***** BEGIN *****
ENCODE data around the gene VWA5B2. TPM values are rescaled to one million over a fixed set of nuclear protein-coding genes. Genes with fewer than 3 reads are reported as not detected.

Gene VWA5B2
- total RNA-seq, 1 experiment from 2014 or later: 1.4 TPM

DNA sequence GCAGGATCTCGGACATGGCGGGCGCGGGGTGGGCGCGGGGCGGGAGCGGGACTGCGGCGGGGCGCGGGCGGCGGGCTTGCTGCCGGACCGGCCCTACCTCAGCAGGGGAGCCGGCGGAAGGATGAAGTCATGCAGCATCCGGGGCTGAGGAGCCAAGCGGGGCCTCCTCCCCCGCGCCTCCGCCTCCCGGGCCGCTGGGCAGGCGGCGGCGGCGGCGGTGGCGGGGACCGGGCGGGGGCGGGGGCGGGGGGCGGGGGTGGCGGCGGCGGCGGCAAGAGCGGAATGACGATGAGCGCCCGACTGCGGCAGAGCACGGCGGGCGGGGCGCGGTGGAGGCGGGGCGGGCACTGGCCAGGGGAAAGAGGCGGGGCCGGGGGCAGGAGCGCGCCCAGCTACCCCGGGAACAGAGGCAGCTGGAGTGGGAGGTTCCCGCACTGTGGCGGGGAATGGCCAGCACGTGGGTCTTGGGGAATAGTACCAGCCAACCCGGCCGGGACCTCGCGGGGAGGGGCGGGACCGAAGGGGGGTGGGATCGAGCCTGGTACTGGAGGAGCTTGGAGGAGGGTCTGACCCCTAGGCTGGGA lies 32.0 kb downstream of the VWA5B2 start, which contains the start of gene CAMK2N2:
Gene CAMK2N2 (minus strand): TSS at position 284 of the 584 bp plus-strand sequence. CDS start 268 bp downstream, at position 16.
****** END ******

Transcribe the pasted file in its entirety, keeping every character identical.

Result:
ENCODE data around the gene VWA5B2. TPM values are rescaled to one million over a fixed set of nuclear protein-coding genes. Genes with fewer than 3 reads are reported as not detected.

Gene VWA5B2
- total RNA-seq, 1 experiment from 2014 or later: 1.4 TPM

DNA sequence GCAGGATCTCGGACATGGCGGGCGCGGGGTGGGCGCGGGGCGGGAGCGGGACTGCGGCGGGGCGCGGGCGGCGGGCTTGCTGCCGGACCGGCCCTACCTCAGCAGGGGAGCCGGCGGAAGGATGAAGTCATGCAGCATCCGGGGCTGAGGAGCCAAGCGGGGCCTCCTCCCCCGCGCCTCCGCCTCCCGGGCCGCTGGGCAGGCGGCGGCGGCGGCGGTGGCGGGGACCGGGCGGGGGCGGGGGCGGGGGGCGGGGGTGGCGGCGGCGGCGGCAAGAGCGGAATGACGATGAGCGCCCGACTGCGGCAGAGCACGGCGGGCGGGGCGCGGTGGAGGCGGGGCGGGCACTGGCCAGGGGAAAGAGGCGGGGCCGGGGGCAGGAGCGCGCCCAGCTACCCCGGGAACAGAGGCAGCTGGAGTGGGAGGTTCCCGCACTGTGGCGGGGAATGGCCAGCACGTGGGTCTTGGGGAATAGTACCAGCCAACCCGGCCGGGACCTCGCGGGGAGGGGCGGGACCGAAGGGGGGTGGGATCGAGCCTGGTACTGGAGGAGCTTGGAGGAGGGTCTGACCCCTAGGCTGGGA lies 32.0 kb downstream of the VWA5B2 start, which contains the start of gene CAMK2N2:
Gene CAMK2N2 (minus strand): TSS at position 284 of the 584 bp plus-strand sequence. CDS start 268 bp downstream, at position 16.